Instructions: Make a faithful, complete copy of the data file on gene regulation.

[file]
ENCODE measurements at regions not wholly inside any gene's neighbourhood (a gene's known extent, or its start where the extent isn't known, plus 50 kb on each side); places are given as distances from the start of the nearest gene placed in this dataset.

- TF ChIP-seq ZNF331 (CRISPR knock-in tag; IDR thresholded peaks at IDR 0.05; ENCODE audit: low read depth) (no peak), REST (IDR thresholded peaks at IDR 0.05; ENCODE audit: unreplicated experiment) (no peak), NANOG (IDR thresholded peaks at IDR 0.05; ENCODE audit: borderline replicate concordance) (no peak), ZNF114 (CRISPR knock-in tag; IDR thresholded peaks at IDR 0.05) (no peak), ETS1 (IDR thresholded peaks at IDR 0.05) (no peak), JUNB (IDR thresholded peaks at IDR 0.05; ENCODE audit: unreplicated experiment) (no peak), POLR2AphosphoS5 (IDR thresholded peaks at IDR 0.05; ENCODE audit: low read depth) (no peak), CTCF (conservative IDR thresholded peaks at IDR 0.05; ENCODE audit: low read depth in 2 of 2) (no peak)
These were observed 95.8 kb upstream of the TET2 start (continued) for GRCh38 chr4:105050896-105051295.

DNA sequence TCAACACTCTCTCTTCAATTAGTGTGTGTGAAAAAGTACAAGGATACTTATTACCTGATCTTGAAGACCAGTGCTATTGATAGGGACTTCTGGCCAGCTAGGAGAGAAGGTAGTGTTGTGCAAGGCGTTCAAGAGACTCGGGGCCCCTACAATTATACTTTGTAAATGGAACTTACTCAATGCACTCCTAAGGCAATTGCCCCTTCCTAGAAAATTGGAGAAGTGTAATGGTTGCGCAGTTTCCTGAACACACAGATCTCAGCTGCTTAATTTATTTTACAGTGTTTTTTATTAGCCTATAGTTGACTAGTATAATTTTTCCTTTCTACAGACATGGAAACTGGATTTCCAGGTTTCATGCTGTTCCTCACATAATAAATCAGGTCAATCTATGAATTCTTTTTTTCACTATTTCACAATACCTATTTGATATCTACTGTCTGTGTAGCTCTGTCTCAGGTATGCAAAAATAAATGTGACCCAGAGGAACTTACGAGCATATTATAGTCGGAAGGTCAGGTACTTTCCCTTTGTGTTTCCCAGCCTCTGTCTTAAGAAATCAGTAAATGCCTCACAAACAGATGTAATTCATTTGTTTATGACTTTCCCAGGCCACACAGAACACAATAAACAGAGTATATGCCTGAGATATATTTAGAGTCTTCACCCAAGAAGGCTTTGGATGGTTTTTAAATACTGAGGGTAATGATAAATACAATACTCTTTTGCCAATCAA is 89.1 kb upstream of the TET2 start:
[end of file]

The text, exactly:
ENCODE measurements at regions not wholly inside any gene's neighbourhood (a gene's known extent, or its start where the extent isn't known, plus 50 kb on each side); places are given as distances from the start of the nearest gene placed in this dataset.

- TF ChIP-seq ZNF331 (CRISPR knock-in tag; IDR thresholded peaks at IDR 0.05; ENCODE audit: low read depth) (no peak), REST (IDR thresholded peaks at IDR 0.05; ENCODE audit: unreplicated experiment) (no peak), NANOG (IDR thresholded peaks at IDR 0.05; ENCODE audit: borderline replicate concordance) (no peak), ZNF114 (CRISPR knock-in tag; IDR thresholded peaks at IDR 0.05) (no peak), ETS1 (IDR thresholded peaks at IDR 0.05) (no peak), JUNB (IDR thresholded peaks at IDR 0.05; ENCODE audit: unreplicated experiment) (no peak), POLR2AphosphoS5 (IDR thresholded peaks at IDR 0.05; ENCODE audit: low read depth) (no peak), CTCF (conservative IDR thresholded peaks at IDR 0.05; ENCODE audit: low read depth in 2 of 2) (no peak)
These were observed 95.8 kb upstream of the TET2 start (continued) for GRCh38 chr4:105050896-105051295.

DNA sequence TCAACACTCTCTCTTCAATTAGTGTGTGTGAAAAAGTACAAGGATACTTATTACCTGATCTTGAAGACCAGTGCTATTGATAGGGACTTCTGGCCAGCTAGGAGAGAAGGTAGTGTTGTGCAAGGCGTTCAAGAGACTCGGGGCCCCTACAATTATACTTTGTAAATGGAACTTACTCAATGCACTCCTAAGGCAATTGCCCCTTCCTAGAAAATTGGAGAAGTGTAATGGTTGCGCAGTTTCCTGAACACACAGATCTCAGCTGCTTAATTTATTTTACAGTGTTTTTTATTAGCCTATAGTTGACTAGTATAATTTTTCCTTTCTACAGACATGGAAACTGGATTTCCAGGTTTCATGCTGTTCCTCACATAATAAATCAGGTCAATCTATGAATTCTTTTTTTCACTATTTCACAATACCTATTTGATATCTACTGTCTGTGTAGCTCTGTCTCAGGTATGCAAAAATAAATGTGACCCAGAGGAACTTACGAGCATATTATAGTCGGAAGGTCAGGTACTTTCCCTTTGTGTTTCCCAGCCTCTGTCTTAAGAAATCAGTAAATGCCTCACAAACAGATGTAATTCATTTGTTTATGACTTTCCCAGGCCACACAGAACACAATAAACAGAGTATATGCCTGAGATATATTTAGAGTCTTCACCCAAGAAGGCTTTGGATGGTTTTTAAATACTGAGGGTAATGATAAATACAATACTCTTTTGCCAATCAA is 89.1 kb upstream of the TET2 start: